I could have easily spiraled into having breakdowns on a regular basis during stay-at-home orders if it weren’t for a perfectly timed phone call from a friend. With her support, I am learning how to make it through stressful times.

By Sheryl Berk
June 17, 2020
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Emma Darvick

Today I cried—not for any particularly good reason, just because I burned a batch of Duncan Hines brownies. It was my last box, the one I'd been saving for a special occasion (does Saturday, the start of another stay-at-home weekend count?), and as I hurried to stuff another load of laundry into the dryer, I smelled the smoke coming from my oven. By the time I pulled out the tin foil pan, the brownies were charred beyond recognition. I sat down, right there in the middle of the kitchen floor, and sobbed.

To be honest, it was the first time I had allowed myself to yield to the emotions bubbling beneath the surface these past few months as the world came to a screeching halt due to the coronavirus. I never cried when my daughter's high school prom or graduation was canceled; I didn't weep when all of our family vacation plans for the summer evaporated. I never shed a tear when I couldn't celebrate with my 83-year-old mom on Mother's Day for fear of making her ill. Nothing got to me—it was as if I had somehow hit the pause button on my heart, keeping it on hold from any harm. I would weather this global health crisis stoically; I wouldn't crumble or cave or show a single sign of weakness. After all, I'm a mom—wasn't it my job to be strong?

Then, seemingly sparked by a minor baking disaster, I lost it. It was horrible and a relief at the same time, a tsunami of grief and gratitude all at once. "I'm OK," I told myself, hugging my shoulders. "This all sucks, but I'm healthy and so is my family. I'm lucky to have a home outside the city to quarantine and some savings in the bank." I mentally checked off an entire list of things I was lucky to have. Then I stood up, wiped my damp cheeks with the back of my sleeve, and went for a long walk with the dog. While she cheerfully scampered through the grass, I realized I had forgotten to refill the poop bags in the holder dangling from her leash. "Damn it!" I yelled to the sky. Once again, the tears streamed down my face till I tasted their saltiness on my lips.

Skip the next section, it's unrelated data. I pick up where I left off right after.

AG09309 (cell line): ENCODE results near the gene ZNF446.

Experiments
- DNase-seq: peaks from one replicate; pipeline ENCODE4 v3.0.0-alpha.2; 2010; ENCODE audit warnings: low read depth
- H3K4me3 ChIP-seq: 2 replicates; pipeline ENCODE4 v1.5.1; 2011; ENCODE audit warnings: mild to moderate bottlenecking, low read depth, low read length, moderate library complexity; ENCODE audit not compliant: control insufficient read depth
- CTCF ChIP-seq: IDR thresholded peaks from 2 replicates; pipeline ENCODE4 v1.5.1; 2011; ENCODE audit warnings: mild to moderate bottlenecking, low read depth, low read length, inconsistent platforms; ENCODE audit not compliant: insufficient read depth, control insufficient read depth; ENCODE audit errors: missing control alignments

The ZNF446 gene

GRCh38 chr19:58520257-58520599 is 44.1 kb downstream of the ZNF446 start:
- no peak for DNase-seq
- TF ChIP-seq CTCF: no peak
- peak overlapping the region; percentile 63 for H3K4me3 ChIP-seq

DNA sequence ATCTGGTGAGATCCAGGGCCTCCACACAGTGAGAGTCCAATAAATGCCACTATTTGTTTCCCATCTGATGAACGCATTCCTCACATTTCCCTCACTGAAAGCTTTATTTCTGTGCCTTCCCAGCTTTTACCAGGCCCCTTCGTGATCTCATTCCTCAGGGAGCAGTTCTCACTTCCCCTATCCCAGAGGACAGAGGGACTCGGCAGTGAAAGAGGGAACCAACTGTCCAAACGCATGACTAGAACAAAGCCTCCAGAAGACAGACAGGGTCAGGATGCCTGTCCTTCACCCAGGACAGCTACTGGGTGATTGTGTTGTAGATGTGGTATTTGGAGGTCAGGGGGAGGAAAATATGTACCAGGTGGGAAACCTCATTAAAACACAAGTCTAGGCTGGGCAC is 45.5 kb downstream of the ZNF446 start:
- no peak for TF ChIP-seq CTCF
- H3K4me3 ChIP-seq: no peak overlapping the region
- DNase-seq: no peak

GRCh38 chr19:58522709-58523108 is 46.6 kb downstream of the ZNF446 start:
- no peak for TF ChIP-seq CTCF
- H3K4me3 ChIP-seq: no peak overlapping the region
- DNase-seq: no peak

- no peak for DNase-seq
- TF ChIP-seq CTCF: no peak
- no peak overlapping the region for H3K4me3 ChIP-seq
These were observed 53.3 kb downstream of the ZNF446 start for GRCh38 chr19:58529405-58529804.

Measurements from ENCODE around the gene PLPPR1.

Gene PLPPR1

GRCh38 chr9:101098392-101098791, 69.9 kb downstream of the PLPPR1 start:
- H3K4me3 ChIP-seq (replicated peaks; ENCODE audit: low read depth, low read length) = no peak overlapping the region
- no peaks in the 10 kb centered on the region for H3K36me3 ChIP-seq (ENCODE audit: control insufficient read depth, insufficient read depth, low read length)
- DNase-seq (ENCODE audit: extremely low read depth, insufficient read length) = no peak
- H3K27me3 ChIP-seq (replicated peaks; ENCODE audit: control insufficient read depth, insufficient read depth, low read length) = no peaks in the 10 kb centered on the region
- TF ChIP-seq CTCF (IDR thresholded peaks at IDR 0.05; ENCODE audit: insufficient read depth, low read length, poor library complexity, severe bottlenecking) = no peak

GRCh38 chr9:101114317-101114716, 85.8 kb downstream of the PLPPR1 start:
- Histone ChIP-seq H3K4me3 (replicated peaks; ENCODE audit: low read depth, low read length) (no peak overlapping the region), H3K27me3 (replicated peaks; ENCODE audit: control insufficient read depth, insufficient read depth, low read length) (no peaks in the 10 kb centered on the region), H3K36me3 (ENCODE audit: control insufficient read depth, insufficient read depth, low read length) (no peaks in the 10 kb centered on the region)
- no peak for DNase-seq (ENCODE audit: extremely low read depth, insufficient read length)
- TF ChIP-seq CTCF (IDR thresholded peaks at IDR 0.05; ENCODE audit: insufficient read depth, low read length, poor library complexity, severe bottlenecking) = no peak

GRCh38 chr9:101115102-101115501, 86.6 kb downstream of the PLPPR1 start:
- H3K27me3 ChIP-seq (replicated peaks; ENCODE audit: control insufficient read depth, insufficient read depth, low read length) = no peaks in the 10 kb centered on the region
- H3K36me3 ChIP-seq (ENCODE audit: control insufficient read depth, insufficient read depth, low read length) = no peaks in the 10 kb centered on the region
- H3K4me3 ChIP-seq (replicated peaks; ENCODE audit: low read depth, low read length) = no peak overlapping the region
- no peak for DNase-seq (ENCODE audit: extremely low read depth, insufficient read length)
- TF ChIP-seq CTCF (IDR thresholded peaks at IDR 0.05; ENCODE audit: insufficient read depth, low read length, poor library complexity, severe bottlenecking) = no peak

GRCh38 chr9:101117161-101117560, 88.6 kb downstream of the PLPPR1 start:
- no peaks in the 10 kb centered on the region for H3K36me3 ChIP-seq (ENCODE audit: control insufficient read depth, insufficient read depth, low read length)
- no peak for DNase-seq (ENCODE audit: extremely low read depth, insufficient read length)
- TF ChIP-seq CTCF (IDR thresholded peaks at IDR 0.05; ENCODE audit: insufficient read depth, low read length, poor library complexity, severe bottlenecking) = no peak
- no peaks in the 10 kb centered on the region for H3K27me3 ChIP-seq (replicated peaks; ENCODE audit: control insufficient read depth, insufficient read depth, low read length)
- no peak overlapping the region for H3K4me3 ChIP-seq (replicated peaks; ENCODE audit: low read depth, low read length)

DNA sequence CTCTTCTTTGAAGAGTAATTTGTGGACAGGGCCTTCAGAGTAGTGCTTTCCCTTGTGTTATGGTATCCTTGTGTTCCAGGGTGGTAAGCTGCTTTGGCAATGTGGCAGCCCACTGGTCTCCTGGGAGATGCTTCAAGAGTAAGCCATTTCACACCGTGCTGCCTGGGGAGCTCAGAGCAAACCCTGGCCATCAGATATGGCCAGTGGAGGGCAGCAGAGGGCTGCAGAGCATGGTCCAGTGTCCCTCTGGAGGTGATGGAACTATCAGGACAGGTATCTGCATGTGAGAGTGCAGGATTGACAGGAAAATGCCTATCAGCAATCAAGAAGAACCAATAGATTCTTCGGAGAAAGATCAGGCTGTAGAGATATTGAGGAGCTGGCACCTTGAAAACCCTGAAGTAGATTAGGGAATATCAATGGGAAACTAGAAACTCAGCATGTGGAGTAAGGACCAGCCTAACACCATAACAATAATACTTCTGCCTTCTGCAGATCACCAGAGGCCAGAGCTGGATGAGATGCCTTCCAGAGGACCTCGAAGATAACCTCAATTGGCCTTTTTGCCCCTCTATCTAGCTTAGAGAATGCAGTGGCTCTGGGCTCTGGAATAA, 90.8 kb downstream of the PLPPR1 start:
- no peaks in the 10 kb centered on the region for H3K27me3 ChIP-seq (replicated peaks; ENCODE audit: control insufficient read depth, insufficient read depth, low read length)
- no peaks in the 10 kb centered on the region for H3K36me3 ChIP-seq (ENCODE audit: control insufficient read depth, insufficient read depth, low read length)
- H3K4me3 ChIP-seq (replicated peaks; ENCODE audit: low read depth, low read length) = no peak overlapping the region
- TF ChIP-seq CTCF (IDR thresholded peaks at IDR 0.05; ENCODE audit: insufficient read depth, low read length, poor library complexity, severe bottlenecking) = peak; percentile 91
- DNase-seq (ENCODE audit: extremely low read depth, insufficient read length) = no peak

My phone rang suddenly and I reached in my pocket to answer it. "I'm having a bleh day," my best friend Holly said on the other end. "I just needed to hear your voice."

Holly has this sixth sense of when I need her the most. We've been in each others' lives forever, 25-plus years since our first job as bright-eyed, eager editorial assistants on children's and women's magazines. We were in each other's wedding parties, saw our kids born, and our parents (her mom, my dad) die. There is nothing I wouldn't tell her, but strangely I can't verbalize what I'm feeling at this moment. Till she repeats it: "Nothing's really wrong, I'm just feeling bleh, you know?"

Yes, that's the word that sums it up. A feeling of uncertainty and discomfort—like a splinter jammed beneath your skin that stubbornly won't come out. If it were pre-virus times, Holly would have hopped on a train from Darien, Connecticut and met me in New York City for tea in one of our favorite haunts. We would have hashed out our feelings, picked them apart while sipping English Breakfast tea and stuffing our faces with way too many tiny cucumber and smoked salmon sandwiches. She would have listened carefully, nodded compassionately, and told me things would get better soon.